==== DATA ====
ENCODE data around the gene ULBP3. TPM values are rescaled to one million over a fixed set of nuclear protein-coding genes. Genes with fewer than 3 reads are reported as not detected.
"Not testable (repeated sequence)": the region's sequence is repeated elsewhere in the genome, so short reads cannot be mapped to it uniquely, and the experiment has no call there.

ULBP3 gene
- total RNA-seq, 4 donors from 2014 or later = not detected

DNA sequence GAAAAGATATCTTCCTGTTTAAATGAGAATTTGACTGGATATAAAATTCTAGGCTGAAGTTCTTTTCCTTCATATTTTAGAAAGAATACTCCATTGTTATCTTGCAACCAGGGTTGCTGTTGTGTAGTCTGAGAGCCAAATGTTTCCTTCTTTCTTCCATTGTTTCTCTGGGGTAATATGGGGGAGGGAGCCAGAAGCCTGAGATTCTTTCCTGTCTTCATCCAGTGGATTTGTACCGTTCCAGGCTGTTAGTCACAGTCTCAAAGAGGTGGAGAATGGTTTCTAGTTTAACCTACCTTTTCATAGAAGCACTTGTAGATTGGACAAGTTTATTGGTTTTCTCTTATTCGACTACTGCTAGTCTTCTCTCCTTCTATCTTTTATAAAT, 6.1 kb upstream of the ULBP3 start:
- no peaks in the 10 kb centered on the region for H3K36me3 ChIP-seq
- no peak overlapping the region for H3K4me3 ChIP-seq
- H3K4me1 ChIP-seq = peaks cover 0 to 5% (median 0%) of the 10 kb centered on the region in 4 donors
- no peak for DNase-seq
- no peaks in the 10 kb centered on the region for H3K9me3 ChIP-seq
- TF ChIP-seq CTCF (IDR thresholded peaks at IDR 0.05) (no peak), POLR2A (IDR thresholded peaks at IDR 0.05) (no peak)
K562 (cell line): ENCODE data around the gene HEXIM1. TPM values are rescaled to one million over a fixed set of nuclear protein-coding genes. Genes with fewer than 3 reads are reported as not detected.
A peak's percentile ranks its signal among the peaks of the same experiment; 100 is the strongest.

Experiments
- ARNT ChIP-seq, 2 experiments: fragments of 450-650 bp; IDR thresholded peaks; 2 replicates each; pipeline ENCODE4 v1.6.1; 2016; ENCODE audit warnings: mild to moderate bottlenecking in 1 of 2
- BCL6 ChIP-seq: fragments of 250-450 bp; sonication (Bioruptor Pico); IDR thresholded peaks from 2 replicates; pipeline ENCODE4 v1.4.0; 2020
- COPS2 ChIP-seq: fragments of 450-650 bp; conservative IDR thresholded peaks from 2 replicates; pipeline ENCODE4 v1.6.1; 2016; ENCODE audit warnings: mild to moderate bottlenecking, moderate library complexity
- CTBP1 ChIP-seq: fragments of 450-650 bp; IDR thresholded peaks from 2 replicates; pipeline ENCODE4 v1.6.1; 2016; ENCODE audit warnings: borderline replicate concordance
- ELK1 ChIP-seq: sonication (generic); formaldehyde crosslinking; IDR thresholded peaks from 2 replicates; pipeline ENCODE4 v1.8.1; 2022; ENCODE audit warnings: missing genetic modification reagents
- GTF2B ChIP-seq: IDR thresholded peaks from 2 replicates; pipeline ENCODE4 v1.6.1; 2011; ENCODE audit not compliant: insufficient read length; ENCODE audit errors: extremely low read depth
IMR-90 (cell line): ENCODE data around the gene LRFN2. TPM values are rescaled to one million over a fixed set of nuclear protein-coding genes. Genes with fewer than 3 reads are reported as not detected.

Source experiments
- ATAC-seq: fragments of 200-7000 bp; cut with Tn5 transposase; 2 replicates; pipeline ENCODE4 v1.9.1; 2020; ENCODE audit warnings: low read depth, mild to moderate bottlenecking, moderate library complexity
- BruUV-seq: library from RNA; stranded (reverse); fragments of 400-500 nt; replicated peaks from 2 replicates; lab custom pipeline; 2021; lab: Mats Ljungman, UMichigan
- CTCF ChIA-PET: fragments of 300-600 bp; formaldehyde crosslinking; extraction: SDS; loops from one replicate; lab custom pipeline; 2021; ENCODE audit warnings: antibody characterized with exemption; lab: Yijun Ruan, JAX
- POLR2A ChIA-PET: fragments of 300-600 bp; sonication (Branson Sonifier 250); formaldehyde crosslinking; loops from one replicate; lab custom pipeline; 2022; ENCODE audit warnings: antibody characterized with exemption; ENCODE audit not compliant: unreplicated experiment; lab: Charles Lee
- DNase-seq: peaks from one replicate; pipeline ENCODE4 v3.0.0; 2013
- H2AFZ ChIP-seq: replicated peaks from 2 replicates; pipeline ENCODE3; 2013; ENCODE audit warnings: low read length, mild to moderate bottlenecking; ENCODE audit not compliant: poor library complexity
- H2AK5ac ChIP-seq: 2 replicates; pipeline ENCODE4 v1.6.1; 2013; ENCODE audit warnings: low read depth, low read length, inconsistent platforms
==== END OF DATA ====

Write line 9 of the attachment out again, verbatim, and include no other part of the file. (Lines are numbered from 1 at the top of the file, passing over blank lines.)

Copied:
- no peak for DNase-seq